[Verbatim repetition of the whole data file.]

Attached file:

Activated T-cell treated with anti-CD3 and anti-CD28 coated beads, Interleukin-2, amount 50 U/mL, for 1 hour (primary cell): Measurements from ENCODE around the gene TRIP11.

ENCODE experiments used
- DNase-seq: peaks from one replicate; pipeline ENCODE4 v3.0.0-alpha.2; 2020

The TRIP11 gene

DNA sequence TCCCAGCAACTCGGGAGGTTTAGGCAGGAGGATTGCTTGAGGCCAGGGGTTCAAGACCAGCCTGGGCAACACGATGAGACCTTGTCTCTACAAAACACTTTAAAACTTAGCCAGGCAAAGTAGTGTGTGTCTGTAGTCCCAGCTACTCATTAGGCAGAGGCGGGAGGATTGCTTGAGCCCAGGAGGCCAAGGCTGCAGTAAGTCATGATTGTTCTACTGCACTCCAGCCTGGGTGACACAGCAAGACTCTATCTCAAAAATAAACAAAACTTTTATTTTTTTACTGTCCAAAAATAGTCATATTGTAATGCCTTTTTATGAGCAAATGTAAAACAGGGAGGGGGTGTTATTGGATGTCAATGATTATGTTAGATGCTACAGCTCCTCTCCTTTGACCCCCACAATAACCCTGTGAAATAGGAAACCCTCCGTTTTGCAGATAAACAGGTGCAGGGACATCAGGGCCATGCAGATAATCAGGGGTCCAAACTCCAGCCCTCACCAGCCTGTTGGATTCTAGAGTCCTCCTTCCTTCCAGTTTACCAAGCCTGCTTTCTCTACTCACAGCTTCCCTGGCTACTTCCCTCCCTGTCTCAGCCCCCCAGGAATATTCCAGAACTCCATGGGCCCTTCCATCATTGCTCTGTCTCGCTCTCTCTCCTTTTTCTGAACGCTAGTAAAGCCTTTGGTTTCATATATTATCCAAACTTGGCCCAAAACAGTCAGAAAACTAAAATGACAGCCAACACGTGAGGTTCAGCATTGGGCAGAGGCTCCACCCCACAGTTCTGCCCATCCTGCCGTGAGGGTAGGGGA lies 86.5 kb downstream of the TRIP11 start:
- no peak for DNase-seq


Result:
Activated T-cell treated with anti-CD3 and anti-CD28 coated beads, Interleukin-2, amount 50 U/mL, for 1 hour (primary cell): Measurements from ENCODE around the gene TRIP11.

ENCODE experiments used
- DNase-seq: peaks from one replicate; pipeline ENCODE4 v3.0.0-alpha.2; 2020

The TRIP11 gene

DNA sequence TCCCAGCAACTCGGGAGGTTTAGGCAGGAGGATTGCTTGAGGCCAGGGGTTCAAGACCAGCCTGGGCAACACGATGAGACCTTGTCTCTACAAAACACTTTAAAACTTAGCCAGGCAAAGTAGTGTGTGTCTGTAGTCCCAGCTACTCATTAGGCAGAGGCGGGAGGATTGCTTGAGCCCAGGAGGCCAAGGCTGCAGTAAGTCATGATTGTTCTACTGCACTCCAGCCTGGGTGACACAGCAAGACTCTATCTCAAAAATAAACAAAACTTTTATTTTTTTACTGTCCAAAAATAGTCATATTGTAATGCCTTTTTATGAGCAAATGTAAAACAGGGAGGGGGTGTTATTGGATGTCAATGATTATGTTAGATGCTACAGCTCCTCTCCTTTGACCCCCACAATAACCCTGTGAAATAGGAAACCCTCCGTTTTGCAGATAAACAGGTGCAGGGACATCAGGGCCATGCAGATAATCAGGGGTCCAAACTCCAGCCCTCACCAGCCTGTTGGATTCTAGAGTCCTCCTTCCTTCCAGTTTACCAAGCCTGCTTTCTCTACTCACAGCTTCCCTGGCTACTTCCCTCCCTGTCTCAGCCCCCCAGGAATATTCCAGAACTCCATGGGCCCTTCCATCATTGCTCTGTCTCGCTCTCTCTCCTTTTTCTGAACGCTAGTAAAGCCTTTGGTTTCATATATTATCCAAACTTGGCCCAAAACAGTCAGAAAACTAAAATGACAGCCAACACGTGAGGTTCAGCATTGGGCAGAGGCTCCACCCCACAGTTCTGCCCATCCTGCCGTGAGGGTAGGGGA lies 86.5 kb downstream of the TRIP11 start:
- no peak for DNase-seq